If you were looking for more evidence that the Christmas spirit seems to be bypassing New York this season, that the mood of the city has been decidedly downcast, you needed only to hear directly from the mayor. Asked this week during a television interview to describe in a single word the year that we were putting behind us, Eric Adams replied, “New York.”
Leaving aside that the answer did not syntactically comply with the question, he went on to further confound everyone with an incoherent explanation. What he meant was that New York is “a place where every day you wake up, you could experience everything from a plane crashing into our Trade Center to a person who’s celebrating a new business that’s open.”
Locating the city you oversee at the nexus of tragedy and transaction isn’t bound to inspire or uplift anyone — even if you’re speaking at a moment that cries out for uplift and inspiration. The emotional breakdown over the war in Gaza that has played out on city campuses, in cultural institutions and offices, at potlucks, galas and among friendships of many years has shared the company of so many other fractures.
Roughly 122,000 migrants have come into New York’s shelter system this year, according to the mayor’s office. Media layoffs have been rampant. Covid, the flu and RSV are on the rise again. And this does not even get us to the federal investigation into the mayor’s campaign financing and his 28 percent approval rating, the worst of any mayor in a Quinnipiac poll since the mid-1990s.
It would have been hard to imagine 23 months ago, when he came into office riding around on a bike with a rose-colored helmet, talking about swagger and nightlife and ending an eight-year run of earnestness and earth tones in City Hall, that it would be Eric Adams cast in the role of Scrooge while Bill de Blasio, newly separated, out there dating a married woman and wearing cobalt blue, brought the heat. On some level, the promise of Eric Adams was that he would restore energy and charisma to a city emerging from a pandemic, that New York would become more fun. But in many ways it has seemed only more Dickensian.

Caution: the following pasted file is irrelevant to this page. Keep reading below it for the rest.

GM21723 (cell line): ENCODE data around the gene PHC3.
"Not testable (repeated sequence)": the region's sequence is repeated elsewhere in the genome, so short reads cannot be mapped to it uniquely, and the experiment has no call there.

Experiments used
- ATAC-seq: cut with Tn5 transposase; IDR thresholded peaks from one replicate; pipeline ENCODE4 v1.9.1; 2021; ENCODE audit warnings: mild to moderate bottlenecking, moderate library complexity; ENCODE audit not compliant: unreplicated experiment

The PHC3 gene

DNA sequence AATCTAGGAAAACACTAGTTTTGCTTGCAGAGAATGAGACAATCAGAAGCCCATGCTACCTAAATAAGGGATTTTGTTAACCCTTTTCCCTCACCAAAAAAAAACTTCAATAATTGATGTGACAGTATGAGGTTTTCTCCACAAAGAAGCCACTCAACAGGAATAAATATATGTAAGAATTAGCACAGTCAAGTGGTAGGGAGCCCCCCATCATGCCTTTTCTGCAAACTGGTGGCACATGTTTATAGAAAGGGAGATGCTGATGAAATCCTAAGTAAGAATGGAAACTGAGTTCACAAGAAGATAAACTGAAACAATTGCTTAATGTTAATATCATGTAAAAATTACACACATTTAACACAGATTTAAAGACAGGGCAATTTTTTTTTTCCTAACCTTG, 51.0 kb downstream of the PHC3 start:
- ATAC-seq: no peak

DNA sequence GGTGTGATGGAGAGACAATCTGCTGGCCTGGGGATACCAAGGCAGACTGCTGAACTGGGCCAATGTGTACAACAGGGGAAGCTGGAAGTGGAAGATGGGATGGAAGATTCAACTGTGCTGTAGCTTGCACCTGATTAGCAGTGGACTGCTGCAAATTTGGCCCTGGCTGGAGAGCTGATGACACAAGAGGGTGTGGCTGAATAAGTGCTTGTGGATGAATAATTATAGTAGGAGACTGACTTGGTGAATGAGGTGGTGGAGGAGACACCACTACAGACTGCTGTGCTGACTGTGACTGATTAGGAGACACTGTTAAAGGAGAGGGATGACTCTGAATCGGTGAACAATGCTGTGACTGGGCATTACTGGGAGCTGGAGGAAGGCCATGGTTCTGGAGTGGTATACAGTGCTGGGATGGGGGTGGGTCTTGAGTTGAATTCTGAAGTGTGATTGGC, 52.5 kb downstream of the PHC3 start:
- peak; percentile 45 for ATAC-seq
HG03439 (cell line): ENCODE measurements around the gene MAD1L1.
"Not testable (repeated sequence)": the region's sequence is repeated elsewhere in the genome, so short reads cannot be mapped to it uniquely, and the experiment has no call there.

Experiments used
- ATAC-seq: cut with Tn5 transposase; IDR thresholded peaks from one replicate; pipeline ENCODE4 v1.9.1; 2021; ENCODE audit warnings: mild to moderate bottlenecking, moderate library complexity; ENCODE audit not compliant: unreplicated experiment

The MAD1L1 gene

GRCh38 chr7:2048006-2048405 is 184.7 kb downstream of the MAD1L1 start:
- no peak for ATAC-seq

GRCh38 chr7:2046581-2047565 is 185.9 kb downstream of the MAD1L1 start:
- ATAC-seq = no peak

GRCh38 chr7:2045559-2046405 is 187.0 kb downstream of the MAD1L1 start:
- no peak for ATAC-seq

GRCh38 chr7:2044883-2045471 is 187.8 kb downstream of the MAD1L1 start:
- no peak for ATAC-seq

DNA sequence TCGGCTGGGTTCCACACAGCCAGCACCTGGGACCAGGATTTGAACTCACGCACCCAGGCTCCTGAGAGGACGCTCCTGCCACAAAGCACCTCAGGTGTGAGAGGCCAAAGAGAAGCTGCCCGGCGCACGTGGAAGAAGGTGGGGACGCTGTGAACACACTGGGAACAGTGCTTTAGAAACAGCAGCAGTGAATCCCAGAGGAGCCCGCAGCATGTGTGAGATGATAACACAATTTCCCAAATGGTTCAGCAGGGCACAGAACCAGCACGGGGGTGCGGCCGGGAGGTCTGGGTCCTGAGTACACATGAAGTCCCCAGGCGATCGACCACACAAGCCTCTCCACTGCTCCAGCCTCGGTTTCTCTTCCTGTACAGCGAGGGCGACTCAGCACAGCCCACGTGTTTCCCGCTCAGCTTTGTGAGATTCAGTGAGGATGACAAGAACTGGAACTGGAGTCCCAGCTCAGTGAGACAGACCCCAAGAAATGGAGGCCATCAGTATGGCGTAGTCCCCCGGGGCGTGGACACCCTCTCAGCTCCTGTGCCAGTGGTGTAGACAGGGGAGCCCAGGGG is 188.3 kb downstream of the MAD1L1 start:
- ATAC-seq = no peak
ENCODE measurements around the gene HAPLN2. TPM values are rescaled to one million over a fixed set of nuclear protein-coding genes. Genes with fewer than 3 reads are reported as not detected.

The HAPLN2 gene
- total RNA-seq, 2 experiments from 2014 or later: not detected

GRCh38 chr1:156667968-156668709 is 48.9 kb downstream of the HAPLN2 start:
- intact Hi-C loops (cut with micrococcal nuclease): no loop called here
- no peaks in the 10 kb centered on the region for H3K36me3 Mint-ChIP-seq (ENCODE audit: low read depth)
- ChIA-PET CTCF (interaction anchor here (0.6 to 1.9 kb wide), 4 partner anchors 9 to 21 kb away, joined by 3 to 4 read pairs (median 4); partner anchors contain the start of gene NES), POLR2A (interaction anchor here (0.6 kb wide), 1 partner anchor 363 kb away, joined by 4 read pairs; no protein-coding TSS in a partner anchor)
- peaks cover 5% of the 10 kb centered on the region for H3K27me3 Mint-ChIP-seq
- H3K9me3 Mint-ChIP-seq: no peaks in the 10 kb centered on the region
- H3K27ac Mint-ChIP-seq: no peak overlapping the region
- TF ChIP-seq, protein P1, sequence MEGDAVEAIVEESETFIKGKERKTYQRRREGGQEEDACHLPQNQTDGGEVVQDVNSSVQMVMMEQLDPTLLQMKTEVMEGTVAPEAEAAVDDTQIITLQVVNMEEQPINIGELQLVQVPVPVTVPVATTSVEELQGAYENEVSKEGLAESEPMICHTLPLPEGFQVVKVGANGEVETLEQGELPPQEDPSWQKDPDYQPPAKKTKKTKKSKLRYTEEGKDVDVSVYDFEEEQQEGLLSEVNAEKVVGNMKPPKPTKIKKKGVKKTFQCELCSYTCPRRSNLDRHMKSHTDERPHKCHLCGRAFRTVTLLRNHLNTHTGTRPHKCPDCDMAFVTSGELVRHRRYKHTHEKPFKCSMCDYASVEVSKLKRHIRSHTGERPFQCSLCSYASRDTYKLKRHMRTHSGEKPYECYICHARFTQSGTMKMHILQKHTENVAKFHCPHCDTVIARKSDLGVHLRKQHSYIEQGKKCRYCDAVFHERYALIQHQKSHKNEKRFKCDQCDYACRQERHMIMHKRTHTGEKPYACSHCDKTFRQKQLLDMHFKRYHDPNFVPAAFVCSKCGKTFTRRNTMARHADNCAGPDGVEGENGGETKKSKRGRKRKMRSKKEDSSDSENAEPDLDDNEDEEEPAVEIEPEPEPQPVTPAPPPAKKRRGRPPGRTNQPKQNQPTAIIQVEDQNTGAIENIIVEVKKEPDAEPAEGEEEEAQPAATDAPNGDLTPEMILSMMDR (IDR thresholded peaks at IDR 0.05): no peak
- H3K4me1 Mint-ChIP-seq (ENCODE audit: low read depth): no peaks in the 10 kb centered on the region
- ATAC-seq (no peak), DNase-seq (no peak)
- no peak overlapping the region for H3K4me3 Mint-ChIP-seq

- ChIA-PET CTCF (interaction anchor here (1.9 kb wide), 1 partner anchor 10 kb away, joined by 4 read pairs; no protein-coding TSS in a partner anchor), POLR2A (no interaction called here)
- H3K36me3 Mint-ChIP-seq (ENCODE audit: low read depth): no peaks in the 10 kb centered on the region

Consider the candlelit vigil held last week, eight days before Christmas, in Greenpoint, Brooklyn, to mourn the final day of Sunday service for the local branch of the library. Budget cuts, ordered by the mayor, which he maintains are unavoidable in light of the burdens inflicted by the migrant crisis, have meant that nearly all libraries around the city will be closed on Sundays. They have also been forced to reduce spending on books, programs and building repairs. Emily Gallagher, a member of the State Assembly who attended the funereal gathering, called the reductions “cruel and unnecessary.”
This week, a report from Columbia University’s Center for Justice outlined the dangers of solitary confinement, which has been pervasive in the city’s jail system. Despite promises to end it, the report stated, the Department of Correction simply rebranded the practice as “structurally restrictive housing.” It still isolated inmates for 23 hours a day, just in slightly larger cells. In one instance, the study noted, jail guards forced a detainee to make sexually explicit comments while he sat naked in a squatting position, then placed him in solitary for several months in an effort to cover up their abuses.
The report urged the City Council to pass a law that would ban solitary confinement and allow people in custody at least 14 hours a day out of their cells, with limited exceptions after eruptions of violence. On Wednesday, the law was passed. But Mr. Adams opposed the bill all along and has threatened to veto it, arguing in a radio interview after the vote that the value of a disciplinary tactic the United Nations has designated as torture has essentially been misunderstood by a “far left” indifferent to public safety.
There is no question that the steady flow of migrants from the border into a city that is mandated to provide shelter for all has exponentially complicated the matter of governing it. Mr. Adams has repeatedly said that the crisis is unmanageable in the absence of more funding and strategic help from the federal government. This week he called on New Yorkers angry about billions of dollars in proposed budget cuts to direct their outrage at Washington, march there and demand more money, a gesture political observers immediately registered as overly aggressive in that it would be likely to further alienate the Biden administration.
In the meantime, migrant families subject to a 60-day limit on shelter services, established by the Adams administration in October, will have to look for new housing at the start of the new year. The city did extend the period so that they would not have faced eviction during Christmas. Still, protesters gathered outside City Hall on Tuesday calling for an end to the rule. The signage directed at the mayor was clear: “Don’t Be a Grinch, Mayor Adams.”